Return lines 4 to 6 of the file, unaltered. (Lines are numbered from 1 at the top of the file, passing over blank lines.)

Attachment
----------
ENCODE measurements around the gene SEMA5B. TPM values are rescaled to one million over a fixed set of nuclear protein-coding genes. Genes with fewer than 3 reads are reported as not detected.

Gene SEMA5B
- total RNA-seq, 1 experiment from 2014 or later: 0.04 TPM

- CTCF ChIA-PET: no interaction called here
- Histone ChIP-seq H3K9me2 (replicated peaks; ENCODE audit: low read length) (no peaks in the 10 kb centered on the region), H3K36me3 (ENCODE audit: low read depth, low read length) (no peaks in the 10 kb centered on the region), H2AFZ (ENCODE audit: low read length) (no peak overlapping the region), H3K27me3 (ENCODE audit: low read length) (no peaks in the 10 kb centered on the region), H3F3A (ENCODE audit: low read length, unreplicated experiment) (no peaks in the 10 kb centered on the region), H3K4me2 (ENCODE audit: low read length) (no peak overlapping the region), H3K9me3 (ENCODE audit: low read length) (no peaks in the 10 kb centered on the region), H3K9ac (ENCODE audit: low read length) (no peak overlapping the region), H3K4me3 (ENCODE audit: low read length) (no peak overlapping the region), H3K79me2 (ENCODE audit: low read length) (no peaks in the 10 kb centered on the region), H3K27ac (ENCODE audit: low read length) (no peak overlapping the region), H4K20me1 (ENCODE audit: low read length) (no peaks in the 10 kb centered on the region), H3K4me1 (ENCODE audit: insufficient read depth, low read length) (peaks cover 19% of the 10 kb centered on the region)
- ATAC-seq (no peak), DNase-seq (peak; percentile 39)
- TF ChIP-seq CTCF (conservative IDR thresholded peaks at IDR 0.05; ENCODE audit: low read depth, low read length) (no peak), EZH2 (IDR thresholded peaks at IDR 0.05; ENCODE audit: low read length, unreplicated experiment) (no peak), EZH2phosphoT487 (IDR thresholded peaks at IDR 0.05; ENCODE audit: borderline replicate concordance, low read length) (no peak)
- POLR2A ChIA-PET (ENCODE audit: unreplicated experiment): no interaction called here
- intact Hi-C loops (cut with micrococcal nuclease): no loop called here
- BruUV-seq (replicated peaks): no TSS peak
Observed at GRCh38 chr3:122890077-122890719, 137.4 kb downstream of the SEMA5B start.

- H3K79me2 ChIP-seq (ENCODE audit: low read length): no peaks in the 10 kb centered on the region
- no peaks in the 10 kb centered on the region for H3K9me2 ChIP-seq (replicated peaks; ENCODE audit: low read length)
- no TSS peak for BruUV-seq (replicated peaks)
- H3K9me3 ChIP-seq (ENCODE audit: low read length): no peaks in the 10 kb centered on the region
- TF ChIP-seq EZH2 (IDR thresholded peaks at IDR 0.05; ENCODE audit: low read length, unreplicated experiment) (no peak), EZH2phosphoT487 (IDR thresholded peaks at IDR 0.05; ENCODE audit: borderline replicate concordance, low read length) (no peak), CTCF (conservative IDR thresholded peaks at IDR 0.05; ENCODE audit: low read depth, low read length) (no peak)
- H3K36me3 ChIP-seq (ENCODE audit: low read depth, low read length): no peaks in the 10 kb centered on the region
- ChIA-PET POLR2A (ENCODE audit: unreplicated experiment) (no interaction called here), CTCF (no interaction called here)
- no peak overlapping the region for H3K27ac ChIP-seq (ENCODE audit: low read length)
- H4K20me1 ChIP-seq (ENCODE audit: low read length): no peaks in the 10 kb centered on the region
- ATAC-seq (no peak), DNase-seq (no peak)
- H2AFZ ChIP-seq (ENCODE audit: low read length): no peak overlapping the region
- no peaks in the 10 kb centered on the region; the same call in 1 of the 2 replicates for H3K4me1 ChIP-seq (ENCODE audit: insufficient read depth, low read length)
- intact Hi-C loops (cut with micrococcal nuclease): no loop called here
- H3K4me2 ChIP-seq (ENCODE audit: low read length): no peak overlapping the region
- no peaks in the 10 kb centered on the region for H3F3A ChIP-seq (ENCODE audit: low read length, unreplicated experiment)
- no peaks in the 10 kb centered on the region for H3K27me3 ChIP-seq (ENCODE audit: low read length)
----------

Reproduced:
- CTCF ChIA-PET: no interaction called here
- Histone ChIP-seq H3K9me2 (replicated peaks; ENCODE audit: low read length) (no peaks in the 10 kb centered on the region), H3K36me3 (ENCODE audit: low read depth, low read length) (no peaks in the 10 kb centered on the region), H2AFZ (ENCODE audit: low read length) (no peak overlapping the region), H3K27me3 (ENCODE audit: low read length) (no peaks in the 10 kb centered on the region), H3F3A (ENCODE audit: low read length, unreplicated experiment) (no peaks in the 10 kb centered on the region), H3K4me2 (ENCODE audit: low read length) (no peak overlapping the region), H3K9me3 (ENCODE audit: low read length) (no peaks in the 10 kb centered on the region), H3K9ac (ENCODE audit: low read length) (no peak overlapping the region), H3K4me3 (ENCODE audit: low read length) (no peak overlapping the region), H3K79me2 (ENCODE audit: low read length) (no peaks in the 10 kb centered on the region), H3K27ac (ENCODE audit: low read length) (no peak overlapping the region), H4K20me1 (ENCODE audit: low read length) (no peaks in the 10 kb centered on the region), H3K4me1 (ENCODE audit: insufficient read depth, low read length) (peaks cover 19% of the 10 kb centered on the region)
- ATAC-seq (no peak), DNase-seq (peak; percentile 39)